“Right now, we’re dealing with significant market restructuring,” Voller said. “This is when we need to shore up life sciences in the Research Triangle Park, because it’s one of our most competitive sectors.”

Global competition

At the research presentation at the General Assembly in May, Barbara Entwistle, UNC-CH’s vice chancellor for research, told lawmakers the environment in North Carolina is enhanced by having strong ties between academia, industry and government.

[pullquote_left]Like what you read on NC Health News? Help make it possible. Make a donation today. As little as $5/ month will help keep us going![/pullquote_left]“It takes a team to do this,” Entwistle said, referring to the research and development that leads to innovation. “It’s really not possible anymore for a single person to go into their office or into their lab and by themselves come up with ideas and commercialize.”

She argued that an essential part of the team is academic institutions that draw the scientific talent to North Carolina, and that they require some level of state support.

“The very best faculty have lots of options,” Entwistle said. “If you are really good at what you do, you get an email once a week, at least, enticing you to come some other place.”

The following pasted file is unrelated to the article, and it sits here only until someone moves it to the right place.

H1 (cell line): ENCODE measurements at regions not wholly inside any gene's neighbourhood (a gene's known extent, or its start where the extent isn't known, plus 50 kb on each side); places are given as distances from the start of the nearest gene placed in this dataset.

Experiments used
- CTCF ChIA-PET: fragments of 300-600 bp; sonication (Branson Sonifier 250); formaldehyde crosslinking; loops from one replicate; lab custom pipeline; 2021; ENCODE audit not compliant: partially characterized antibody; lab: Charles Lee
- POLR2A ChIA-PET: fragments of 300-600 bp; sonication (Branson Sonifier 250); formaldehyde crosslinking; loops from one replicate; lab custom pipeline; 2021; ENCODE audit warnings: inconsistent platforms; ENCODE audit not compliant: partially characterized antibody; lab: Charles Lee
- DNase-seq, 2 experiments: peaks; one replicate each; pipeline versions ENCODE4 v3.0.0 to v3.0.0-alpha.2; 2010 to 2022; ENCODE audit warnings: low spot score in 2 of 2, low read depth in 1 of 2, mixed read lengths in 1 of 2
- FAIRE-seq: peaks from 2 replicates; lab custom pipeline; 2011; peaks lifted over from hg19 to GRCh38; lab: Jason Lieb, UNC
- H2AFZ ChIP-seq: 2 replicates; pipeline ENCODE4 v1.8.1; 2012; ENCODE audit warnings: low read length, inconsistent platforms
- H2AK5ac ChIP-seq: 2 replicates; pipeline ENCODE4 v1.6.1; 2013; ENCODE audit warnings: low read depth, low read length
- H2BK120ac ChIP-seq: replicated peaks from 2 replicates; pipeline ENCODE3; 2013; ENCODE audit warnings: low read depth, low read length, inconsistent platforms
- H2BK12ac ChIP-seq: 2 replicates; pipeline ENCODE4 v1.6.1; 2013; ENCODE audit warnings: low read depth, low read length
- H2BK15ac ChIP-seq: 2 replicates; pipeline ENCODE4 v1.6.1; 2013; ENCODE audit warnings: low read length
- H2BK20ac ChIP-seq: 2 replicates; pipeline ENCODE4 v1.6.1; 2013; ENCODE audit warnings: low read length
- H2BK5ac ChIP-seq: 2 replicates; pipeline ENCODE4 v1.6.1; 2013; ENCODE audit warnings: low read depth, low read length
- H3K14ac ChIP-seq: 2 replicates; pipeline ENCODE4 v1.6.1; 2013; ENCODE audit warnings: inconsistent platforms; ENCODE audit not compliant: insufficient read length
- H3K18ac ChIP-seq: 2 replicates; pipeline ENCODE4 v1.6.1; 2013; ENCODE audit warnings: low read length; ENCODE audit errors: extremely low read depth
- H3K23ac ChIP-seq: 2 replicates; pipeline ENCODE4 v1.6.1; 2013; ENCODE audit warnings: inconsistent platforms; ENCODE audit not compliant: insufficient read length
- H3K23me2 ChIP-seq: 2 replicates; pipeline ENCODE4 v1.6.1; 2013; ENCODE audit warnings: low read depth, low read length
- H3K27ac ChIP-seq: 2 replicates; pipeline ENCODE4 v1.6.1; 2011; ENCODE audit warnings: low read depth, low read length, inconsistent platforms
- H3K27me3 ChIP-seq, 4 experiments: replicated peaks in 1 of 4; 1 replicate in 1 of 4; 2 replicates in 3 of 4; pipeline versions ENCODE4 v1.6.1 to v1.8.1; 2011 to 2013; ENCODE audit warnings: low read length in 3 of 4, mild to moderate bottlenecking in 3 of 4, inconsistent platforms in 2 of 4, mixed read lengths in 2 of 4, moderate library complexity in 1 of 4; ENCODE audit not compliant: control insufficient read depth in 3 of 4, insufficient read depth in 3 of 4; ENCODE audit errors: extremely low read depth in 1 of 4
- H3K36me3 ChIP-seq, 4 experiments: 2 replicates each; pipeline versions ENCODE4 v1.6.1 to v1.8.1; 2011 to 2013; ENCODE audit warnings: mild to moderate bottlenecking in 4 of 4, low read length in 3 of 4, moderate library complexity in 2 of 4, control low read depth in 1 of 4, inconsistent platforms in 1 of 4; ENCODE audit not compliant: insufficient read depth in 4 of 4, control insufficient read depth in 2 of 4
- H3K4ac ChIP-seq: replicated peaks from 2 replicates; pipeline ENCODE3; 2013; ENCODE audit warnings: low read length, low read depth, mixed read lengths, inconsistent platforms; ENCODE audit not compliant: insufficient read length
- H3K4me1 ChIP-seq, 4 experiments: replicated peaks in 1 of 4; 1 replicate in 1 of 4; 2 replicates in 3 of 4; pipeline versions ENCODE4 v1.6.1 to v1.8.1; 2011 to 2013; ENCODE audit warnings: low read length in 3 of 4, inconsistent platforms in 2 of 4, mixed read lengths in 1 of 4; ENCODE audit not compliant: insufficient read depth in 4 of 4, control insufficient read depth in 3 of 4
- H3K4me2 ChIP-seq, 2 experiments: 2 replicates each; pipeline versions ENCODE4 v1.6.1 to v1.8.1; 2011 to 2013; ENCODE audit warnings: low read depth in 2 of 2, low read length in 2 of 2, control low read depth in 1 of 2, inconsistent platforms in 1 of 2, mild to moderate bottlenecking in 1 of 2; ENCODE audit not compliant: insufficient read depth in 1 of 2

She said the competition for talent and money is no longer just among cities in the U.S., but among other countries trying to develop biotech industries.

“If faculty were to leave, you cannot replace them,” Entwistle said. “It’s more cost efficient to just keep them here and have them not pay attention to all those emails enticing them away.”

She and Fenwick made the point that the state’s investments in research and infrastructure make it the kind of place where it’s easy for top talent to come.

But layering university cuts on top of cuts to state incentives can start to erode that vibrant research environment.

“The universities, as much as they are a powerhouse, they do the initial research; they don’t do the translation and testing to make products ready for market,” Voller said. “You need a bridge.”

He called biotech the “goose that laid the golden egg” for North Carolina, but expressed concern about the “stability and vitality of the Research Triangle early-stage biosciences market.”

“The early-stage fundamentals are not being supported, and we could lose our competitive edge,” he said.